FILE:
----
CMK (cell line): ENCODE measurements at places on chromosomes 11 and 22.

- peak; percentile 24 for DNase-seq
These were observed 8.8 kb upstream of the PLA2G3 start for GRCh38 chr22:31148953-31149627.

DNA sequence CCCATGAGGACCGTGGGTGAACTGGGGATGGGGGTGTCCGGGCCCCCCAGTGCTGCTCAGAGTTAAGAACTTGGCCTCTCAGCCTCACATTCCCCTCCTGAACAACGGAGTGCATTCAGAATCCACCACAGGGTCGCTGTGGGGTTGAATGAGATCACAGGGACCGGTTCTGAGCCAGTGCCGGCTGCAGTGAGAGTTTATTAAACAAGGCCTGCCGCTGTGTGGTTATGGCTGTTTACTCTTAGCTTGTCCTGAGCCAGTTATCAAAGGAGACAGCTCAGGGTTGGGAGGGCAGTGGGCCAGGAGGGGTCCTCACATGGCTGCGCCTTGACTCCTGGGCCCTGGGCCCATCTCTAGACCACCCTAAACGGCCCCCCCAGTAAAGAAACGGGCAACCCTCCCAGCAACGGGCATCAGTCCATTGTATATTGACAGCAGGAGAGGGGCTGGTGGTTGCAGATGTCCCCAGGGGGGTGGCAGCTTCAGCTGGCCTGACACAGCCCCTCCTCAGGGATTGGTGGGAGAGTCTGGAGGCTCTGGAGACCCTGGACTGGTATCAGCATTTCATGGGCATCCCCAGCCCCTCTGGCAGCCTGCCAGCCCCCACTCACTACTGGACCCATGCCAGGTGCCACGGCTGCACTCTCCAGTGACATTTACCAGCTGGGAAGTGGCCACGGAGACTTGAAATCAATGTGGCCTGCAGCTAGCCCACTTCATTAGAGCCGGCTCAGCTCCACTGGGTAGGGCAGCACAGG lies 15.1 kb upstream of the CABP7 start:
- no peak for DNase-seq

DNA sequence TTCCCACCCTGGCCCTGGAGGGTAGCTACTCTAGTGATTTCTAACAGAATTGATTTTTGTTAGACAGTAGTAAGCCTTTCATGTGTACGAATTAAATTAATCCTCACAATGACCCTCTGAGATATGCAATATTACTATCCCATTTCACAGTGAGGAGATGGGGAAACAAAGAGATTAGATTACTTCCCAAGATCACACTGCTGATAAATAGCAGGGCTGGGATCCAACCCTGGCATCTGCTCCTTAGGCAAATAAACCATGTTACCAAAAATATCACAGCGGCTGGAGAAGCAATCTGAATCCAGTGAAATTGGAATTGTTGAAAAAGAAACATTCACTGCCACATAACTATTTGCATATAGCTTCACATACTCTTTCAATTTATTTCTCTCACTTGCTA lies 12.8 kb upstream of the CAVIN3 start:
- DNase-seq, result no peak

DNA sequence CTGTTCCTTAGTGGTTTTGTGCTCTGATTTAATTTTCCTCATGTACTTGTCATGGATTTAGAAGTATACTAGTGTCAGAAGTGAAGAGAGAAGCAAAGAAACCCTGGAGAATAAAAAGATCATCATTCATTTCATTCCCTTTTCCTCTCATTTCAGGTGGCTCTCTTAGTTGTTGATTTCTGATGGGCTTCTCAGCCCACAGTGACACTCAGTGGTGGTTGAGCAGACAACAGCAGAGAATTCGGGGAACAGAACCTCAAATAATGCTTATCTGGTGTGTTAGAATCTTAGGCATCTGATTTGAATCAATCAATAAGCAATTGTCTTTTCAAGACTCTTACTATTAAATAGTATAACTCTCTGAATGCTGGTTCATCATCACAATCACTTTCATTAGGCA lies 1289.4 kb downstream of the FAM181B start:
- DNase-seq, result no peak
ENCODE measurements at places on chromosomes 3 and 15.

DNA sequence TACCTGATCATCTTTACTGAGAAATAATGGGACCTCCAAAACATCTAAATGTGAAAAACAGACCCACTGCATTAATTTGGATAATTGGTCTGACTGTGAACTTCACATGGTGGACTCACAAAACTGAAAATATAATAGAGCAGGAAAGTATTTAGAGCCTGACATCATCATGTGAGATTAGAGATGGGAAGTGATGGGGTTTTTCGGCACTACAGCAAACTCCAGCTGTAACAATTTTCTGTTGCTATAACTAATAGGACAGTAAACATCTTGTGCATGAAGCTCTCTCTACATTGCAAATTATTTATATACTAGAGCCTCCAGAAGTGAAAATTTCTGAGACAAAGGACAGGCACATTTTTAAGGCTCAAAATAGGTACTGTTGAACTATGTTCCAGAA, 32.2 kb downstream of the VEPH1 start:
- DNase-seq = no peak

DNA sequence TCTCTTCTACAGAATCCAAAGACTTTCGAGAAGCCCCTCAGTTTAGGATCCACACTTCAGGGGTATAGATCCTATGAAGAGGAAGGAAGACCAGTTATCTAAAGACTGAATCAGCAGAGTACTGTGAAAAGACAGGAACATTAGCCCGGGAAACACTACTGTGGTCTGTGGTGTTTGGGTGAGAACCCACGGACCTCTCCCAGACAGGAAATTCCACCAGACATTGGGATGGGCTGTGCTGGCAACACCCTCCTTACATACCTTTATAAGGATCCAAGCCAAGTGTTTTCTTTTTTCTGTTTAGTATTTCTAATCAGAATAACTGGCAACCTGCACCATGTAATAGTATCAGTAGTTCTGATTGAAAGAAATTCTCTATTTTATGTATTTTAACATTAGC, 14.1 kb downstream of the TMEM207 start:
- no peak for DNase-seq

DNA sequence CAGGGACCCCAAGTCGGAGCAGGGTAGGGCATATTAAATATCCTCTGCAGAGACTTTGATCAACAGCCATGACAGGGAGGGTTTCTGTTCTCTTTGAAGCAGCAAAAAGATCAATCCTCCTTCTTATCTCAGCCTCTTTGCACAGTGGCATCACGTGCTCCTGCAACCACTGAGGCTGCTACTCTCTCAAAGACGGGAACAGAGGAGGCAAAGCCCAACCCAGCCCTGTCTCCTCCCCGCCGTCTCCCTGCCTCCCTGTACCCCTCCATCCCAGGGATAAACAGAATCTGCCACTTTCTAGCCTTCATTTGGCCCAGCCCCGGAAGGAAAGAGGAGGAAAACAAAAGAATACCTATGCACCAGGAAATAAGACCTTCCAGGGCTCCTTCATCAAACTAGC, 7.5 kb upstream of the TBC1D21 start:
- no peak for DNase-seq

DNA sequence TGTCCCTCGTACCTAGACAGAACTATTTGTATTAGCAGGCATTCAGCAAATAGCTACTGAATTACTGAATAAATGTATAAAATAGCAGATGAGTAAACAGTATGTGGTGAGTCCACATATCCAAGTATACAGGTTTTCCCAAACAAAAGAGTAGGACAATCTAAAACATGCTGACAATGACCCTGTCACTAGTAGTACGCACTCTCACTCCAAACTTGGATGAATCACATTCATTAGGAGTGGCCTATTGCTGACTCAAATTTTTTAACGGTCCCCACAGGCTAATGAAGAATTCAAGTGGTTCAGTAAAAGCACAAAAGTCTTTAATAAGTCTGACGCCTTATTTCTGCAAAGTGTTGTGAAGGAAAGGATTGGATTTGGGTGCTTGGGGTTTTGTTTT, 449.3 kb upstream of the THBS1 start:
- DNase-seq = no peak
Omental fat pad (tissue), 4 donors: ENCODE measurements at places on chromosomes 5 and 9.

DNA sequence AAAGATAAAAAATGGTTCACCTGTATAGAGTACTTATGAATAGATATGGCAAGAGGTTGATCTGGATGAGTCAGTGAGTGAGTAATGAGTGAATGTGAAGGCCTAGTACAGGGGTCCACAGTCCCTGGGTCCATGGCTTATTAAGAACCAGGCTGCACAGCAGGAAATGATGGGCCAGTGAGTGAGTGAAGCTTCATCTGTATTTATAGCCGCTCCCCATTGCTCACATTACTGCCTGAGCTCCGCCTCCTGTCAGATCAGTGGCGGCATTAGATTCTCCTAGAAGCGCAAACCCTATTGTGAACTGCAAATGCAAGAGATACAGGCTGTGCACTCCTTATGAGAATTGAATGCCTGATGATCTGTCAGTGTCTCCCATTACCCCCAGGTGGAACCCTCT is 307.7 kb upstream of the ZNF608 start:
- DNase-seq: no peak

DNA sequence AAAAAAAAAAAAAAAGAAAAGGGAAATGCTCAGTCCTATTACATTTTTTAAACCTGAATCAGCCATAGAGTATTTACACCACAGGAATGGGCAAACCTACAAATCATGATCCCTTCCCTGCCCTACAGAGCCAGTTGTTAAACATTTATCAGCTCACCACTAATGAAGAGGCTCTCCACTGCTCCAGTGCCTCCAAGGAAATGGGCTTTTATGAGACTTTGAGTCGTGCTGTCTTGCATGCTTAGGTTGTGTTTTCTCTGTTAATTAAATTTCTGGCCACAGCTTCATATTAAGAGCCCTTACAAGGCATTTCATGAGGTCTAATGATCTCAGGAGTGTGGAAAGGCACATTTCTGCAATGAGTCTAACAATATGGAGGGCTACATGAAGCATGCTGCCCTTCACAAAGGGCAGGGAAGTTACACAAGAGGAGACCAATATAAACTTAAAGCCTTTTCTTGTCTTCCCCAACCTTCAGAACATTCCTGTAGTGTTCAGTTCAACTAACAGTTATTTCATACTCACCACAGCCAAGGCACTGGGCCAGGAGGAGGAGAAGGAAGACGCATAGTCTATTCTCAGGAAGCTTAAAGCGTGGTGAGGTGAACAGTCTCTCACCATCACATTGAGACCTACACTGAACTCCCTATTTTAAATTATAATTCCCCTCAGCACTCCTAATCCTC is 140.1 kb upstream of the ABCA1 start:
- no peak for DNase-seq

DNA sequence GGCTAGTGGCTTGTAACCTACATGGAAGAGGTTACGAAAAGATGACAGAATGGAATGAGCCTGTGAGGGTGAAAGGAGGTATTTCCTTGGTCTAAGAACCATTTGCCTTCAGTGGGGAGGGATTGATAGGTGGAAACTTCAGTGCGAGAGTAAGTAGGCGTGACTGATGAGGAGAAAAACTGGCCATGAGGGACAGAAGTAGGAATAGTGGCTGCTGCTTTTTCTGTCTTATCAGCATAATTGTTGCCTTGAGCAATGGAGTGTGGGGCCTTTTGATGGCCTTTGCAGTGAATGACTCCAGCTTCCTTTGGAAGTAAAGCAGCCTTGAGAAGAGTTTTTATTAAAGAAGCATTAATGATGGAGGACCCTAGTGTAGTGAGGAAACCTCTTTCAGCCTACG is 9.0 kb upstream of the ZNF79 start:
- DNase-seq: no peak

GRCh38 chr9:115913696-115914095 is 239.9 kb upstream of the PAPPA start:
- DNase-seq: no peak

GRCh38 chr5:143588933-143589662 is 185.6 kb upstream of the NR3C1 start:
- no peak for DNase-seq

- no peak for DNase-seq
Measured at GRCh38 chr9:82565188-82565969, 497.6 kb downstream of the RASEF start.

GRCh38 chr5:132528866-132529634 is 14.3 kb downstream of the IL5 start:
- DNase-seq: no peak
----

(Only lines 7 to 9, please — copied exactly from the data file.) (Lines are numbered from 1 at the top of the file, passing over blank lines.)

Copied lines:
- DNase-seq, result no peak

DNA sequence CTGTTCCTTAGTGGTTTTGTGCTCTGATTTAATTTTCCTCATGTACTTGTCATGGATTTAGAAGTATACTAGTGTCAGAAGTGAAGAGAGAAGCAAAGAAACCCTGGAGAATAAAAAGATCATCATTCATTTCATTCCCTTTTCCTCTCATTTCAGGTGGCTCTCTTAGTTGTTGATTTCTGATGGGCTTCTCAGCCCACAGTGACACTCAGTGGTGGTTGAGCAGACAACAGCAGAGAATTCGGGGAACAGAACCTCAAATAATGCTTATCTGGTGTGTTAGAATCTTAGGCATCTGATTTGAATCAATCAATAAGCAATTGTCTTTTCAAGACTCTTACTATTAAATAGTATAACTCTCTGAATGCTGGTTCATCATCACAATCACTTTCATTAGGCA lies 1289.4 kb downstream of the FAM181B start:
- DNase-seq, result no peak